Public water systems are tested for contamination, but if you own a private well, routine testing is up to you.
Yearly testing is recommended for private wells. Oregon well owners are not required to test their wells by law unless you plan to sell the property upon which the well is located (ORS 448.271). If you are building a new well, other regulations apply.
What is domestic well testing and when should I test my water?
Testing is required by law if selling a property with a private well, and recommended yearly if using a well as source of potable water.
What are my legal responsibilities if I plan to sell my property? What is the Real Estate Transaction (RET) Law?
ORS 448.271 requires testing of domestic well water during a real estate transaction. The Oregon Real Estate Transaction law states:
"In any transaction for the sale or exchange of real estate that includes a well that supplies ground water for domestic purposes, the seller of the real estate shall, upon accepting an offer to purchase that real estate, have the well tested for arsenic, nitrates and total coliform bacteria. The Oregon Health Authority also may, by rule, require additional tests for specific contaminants in specific areas of public health concern. The seller shall submit the results of the tests required under this section to the authority and to the buyer within 90 days of receiving the results of the tests."
Who needs to comply with the Real Estate Transaction Law testing regulations?
The seller of the real estate, or property, is responsible. However, the seller can designate their attorney, real estate agent or broker, the laboratory person conducting the water testing, or a private party to assist them in complying with water testing and reporting requirements. The potential buyer must be notified of the results within 90 days and results should be sent to the state of Oregon'
s Drinking Water Services
. The test results are valid for one year.
How do I test my water?
To test your water, you must take a water sample. Samples must be collected according to the Oregon Administrative Rule (OAR) 333-061-0335 and samples must be analyzed by an accredited laboratory per OAR 333-061-0330. If you need assistance collecting the sample, reference this sampling guide or call your local laboratory. The sample must be taken correctly in order to show the most accurate results.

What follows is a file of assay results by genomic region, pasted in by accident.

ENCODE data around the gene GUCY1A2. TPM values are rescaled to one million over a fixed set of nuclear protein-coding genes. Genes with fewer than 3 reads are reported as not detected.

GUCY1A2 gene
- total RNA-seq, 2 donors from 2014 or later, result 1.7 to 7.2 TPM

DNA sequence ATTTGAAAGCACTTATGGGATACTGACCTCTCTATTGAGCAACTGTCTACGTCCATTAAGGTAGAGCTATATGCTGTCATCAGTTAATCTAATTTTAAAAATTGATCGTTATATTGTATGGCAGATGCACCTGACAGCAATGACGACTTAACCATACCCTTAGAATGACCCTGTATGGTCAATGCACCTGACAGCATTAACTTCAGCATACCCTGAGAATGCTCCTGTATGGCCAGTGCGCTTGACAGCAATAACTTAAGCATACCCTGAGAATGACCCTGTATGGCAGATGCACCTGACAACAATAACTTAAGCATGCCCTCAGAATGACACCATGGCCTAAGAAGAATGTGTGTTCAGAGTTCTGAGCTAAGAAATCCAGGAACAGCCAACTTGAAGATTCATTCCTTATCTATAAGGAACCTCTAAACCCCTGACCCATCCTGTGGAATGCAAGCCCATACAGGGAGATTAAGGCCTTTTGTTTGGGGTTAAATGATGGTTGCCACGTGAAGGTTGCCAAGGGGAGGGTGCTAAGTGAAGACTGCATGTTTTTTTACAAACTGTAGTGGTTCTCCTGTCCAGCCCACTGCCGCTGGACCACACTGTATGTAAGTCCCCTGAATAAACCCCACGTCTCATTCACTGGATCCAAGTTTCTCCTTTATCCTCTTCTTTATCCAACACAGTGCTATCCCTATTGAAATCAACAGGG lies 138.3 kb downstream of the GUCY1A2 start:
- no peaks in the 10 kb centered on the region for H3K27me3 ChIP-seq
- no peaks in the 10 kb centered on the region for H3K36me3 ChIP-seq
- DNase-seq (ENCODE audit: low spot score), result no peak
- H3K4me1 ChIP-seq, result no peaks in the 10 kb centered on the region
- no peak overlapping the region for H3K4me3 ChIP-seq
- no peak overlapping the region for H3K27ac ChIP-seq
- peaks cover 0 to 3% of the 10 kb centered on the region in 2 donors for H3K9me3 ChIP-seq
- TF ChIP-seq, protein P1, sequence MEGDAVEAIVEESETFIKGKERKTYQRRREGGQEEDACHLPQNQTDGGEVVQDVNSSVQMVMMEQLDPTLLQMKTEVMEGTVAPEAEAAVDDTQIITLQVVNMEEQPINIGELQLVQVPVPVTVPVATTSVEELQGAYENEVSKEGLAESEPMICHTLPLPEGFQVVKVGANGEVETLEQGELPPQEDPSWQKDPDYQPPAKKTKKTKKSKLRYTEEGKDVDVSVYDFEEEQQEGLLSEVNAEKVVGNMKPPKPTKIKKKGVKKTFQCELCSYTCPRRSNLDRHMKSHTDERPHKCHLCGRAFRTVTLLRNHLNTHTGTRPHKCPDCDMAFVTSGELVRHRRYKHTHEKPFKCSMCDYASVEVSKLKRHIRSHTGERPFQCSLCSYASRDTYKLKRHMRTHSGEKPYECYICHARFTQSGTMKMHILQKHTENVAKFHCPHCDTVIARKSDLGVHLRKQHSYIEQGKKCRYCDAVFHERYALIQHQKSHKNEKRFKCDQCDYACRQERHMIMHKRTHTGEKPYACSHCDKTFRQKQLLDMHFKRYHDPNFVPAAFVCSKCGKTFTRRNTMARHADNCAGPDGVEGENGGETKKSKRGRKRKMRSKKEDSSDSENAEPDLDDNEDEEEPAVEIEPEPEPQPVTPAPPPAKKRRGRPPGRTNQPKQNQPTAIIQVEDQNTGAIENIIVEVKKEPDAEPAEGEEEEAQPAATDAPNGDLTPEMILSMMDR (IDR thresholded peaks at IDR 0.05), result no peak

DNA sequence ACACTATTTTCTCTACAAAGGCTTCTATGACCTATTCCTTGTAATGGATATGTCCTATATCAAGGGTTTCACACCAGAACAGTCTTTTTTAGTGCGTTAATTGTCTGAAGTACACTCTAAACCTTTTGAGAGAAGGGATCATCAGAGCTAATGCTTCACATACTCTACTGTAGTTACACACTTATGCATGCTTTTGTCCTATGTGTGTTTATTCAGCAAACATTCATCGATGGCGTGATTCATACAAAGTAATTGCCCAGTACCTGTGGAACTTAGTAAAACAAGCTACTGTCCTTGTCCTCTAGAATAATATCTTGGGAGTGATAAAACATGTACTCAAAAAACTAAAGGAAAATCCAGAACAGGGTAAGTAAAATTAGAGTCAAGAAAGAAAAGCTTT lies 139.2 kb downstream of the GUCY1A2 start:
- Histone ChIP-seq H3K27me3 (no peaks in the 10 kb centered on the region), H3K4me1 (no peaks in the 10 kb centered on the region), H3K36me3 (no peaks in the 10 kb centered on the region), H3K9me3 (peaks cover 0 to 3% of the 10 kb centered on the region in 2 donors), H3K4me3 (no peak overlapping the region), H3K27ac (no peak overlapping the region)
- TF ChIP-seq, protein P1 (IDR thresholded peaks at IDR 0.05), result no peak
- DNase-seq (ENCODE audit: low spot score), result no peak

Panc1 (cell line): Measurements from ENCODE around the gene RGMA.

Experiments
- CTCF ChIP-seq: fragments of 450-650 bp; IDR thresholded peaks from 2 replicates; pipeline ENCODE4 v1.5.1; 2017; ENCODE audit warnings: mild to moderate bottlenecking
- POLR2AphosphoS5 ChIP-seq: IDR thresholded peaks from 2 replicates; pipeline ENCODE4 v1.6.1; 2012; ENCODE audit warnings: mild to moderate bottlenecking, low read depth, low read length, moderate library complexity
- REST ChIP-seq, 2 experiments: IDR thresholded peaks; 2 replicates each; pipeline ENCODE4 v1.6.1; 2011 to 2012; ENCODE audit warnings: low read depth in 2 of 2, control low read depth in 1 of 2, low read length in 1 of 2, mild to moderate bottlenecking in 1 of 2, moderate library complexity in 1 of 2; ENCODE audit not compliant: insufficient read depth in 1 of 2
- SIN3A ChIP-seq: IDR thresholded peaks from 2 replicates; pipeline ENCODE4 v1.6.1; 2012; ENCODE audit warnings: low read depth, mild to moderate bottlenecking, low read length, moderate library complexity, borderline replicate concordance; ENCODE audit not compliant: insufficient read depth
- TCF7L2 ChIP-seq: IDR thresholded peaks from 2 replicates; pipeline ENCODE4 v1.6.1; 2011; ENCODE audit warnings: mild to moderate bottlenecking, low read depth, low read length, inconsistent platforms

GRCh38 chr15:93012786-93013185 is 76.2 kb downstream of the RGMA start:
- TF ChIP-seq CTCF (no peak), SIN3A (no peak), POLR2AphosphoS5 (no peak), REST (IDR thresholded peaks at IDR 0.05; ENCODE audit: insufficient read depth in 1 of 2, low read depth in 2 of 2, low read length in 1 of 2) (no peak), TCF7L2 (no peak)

What should I test my water for and how much will it cost?
In Oregon, it is recommended that you test for bacteria and nitrates every year. If these are present, it most likely means that surface contamination has found its way into the well and disease causing organisms may be in your water. In addition, testing for arsenic should be done at least once to see if arsenic is present and at what levels. Some areas in Oregon are particularly susceptible and certain counties are encouraged to routinely check their wells' arsenic levels.
Testing for the most common risks will typically cost from $20 to $40 for nitrate analysis, $25-$40 for coliform bacteria (microbiological) testing, and $20-$45 for arsenic analysis. If other contaminants are suspected, more extensive testing may be warranted. Make sure to use an accredited laboratory.
Do I need to report my results? Where should I send them?
If you are just routinely testing your well, there is no obligation to report your results. If you are selling your property, you must report specific information about the well and the quality of the water within 90 days from receiving the results to both the potential buyer and the state of Oregon (ORS 448.271).
To make sure all necessary information is provided, the seller should complete a Domestic Well Testing For Real Estate Transaction form. Blank forms are also available from local real estate offices and Oregon Drinking Water Services. The completed Domestic Well Testing For Real Estate Transaction form should be sent to:
Oregon Drinking Water Services
Domestic Well Testing
P.O. BOX 14350
Portland, OR 97293-0350
What if the well water does not meet safe standards?
Technical assistance is available to you. Contact your local health department for more information or visit our Treatment and Maintenance Page and Other Resources page.